Lee Scratch Perry & Subatomic Sound System: Super Ape Returns to Conquer LP (lilac color vinyl)
41 years later, Lee "Scratch" Perry uses today's sound system to revisit his classic Black Ark album that defined Jamaican dub music, reincarnating the magic for the sound system generation. Big question about it: "How do you improve on a masterpiece?"
Lee "Scratch" Perry defined dub music with his seminal 1976 Super Ape album, and he returns with New York City's Subatomic Sound System to conquer again, definitively reincarnating the magic of his Black Ark studio in Jamaica, heavy on Ethiopian horns and percussion, while reinvigorating it with the 21st century booming bass and beats that capture the energy of their innovative live electronic show.
Largely known as the mentor to Bob Marley, Perry's influence has transcended reggae. Since 2010, he has toured with NYC's Subatomic Sound System, his go-to band for recreating his Black Ark studio sound live on stage, in new exciting ways as a one-of-a-kind hybrid of beat heavy electronics and live musicians, including original Black Ark studio percussionist Larry McDonald. Subatomic Sound System has been pushing the envelope of electronic music in combination with reggae since their inception in 1999. In dub, Lee "Scratch" Perry is a star at organizing and remixing the music with drum and bass in the forefront and tweaking knobs and faders, adding effects like a jazz improvisation.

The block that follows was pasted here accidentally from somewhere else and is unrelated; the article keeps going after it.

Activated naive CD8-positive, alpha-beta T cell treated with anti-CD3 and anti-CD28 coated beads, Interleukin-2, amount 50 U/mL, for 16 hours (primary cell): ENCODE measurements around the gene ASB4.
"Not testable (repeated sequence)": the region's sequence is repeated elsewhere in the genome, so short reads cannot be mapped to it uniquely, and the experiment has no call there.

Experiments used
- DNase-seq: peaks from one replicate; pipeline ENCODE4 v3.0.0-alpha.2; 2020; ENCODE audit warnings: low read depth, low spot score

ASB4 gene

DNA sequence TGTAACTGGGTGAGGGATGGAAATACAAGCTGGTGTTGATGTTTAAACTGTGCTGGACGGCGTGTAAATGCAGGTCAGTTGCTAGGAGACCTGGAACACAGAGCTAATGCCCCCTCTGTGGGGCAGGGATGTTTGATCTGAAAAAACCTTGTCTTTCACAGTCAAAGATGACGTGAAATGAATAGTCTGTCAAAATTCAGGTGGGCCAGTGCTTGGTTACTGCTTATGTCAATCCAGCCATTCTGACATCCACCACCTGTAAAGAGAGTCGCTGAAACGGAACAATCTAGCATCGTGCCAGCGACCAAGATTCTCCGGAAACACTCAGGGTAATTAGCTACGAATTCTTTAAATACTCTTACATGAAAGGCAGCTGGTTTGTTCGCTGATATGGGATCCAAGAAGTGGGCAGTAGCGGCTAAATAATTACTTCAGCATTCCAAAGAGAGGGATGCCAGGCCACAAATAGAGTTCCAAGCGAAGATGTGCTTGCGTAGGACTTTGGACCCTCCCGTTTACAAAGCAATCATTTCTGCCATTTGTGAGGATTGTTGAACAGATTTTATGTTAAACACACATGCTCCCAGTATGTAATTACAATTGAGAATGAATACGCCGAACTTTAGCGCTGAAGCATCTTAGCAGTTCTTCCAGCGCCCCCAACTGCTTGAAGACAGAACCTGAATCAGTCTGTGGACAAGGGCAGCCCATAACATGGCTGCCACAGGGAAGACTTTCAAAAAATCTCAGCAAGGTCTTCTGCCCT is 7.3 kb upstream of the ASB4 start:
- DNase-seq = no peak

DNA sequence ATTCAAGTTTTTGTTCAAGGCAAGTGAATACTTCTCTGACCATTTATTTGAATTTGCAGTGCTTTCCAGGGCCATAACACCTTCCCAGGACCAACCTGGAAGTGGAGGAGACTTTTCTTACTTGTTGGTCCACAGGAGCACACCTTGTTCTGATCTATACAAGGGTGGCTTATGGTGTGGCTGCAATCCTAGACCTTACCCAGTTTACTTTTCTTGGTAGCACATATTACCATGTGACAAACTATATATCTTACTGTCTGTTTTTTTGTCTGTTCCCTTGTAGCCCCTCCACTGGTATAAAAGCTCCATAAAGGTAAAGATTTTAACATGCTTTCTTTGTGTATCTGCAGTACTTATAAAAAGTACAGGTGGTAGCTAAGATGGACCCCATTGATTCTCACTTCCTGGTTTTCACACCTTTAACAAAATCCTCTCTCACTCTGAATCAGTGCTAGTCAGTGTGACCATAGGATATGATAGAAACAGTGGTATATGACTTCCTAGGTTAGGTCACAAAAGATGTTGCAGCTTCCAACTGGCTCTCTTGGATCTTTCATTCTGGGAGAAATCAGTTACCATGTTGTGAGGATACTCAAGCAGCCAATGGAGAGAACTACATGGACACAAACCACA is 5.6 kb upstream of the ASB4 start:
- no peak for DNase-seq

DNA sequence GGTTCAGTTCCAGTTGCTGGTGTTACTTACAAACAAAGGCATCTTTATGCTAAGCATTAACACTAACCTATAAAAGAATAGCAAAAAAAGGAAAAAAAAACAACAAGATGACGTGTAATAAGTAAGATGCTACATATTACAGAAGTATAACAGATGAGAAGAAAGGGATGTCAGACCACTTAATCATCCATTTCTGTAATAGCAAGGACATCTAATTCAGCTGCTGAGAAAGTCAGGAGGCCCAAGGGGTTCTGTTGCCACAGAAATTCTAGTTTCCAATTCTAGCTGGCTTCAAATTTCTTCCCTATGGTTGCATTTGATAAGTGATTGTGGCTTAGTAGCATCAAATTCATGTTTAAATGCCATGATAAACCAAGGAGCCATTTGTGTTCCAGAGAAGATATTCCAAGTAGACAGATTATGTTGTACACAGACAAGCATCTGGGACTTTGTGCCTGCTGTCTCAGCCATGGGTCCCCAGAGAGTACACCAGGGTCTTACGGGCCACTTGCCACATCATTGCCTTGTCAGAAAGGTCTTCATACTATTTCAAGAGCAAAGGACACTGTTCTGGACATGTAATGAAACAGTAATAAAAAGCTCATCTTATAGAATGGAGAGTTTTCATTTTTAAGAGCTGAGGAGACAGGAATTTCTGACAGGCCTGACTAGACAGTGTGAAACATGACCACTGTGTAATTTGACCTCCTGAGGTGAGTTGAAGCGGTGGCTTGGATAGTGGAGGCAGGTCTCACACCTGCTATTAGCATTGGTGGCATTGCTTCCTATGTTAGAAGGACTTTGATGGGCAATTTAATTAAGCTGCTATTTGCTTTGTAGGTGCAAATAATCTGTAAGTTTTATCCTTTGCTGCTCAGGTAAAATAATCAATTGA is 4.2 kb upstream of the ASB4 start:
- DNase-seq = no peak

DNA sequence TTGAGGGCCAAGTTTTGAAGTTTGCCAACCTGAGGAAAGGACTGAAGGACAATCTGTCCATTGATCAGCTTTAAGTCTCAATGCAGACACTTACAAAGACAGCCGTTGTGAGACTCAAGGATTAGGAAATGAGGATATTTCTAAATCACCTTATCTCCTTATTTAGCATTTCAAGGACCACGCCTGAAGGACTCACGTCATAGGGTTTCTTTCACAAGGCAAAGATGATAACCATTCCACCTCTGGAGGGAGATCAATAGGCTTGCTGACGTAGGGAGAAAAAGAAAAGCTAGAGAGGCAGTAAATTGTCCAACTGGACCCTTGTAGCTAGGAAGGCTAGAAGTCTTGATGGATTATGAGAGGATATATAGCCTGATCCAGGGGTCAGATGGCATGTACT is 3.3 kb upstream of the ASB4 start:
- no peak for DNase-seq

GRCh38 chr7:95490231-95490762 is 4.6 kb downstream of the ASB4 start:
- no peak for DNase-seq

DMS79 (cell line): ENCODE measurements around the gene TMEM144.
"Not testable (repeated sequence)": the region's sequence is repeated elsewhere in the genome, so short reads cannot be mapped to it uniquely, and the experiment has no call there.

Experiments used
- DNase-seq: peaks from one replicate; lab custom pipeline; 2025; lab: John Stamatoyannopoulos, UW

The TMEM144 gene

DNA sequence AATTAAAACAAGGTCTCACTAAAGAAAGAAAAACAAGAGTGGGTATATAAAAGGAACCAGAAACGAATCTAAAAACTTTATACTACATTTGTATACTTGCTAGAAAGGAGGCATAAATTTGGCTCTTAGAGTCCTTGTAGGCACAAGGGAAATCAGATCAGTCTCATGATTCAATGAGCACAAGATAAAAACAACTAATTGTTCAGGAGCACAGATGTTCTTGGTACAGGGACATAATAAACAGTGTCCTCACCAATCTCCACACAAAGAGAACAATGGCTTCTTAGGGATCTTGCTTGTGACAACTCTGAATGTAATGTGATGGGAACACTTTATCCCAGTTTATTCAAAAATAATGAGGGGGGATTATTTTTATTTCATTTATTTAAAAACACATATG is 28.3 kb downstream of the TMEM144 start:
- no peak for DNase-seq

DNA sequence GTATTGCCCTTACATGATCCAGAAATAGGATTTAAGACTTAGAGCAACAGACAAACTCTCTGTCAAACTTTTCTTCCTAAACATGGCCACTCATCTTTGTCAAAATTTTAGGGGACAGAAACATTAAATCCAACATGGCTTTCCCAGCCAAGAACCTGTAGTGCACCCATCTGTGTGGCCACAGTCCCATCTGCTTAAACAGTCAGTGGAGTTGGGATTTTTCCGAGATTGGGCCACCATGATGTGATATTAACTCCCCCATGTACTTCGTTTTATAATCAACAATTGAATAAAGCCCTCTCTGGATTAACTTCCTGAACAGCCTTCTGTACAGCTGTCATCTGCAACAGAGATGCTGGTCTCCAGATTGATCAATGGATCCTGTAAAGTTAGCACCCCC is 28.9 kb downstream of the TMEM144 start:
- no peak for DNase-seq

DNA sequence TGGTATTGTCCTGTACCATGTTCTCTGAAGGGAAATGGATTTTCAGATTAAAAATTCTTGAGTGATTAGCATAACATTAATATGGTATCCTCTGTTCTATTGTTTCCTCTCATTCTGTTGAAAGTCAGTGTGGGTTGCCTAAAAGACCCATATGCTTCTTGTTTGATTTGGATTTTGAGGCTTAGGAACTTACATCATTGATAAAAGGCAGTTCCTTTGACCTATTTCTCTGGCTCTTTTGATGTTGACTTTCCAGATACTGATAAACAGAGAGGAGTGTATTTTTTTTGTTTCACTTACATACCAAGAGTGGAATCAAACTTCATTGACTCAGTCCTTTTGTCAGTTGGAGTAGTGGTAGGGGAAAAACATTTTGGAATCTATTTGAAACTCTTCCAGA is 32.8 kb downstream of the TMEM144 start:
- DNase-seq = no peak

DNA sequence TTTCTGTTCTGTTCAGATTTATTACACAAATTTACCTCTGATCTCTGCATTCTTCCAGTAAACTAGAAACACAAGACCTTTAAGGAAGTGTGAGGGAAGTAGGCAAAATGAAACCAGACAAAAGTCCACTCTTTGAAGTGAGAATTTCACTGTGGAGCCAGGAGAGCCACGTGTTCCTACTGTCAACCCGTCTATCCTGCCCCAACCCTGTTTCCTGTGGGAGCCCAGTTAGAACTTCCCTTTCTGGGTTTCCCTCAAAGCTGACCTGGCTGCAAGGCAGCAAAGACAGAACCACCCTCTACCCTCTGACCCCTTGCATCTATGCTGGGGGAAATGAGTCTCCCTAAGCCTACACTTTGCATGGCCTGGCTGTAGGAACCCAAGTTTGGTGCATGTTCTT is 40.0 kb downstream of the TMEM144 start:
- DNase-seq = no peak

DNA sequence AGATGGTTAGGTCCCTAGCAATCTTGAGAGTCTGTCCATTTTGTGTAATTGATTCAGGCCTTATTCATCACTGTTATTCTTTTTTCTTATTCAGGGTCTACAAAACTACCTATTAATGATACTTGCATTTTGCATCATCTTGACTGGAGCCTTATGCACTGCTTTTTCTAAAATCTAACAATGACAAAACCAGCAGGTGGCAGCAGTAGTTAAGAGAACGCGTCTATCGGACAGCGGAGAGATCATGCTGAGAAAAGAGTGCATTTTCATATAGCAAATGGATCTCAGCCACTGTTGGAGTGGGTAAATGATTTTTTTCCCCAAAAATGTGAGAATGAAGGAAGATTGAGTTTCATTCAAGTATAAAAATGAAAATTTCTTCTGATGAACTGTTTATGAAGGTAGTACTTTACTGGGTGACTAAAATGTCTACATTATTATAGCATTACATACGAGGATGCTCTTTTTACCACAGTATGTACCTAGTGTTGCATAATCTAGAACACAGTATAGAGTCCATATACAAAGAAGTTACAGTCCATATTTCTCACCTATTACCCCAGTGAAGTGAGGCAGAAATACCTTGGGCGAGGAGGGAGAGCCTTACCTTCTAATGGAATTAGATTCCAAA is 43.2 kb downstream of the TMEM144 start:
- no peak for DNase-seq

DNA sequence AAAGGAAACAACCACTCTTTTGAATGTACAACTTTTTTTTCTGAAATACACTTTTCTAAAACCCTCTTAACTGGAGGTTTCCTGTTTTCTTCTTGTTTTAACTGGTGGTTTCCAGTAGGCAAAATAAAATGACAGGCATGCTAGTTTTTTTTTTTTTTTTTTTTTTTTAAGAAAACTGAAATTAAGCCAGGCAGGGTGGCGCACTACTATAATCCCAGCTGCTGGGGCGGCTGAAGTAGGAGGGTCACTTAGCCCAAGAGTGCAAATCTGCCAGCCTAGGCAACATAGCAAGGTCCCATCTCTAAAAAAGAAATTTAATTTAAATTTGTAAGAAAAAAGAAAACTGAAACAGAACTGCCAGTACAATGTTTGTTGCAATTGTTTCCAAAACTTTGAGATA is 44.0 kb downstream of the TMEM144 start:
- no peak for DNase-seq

In the 1970s, the idea of a producer as a star, rather than a singer or musician, seemed crazy, but looking across the world of star DJ producers, he is rightly acknowledged as a visionary as well. There are many stories to be told, but this album follows on the mission of the tour which has the goal of reaching out to old fans and new fans.
As sound system culture continues to expand globally with reggae and beyond, these are DJ-friendly heavyweight versions of Scratch material that makes sense in the 21st century. "Scratch" started his music career as a dancer so he loves to get a party started even at 81. The album shows that Scratch was 40 years ahead of his time with Super Ape, and that at 81, he's more relevant to youth culture than ever.
The original "Burning Man", "Scratch" was called "the Salvador Dali of music" by Keith Richardsand Bounty Killer hailed him as "the greatest Jamaican artist of all time". Features: Jahdan Blakkamoore, Screechy Dan, and Ari Up of The Slits."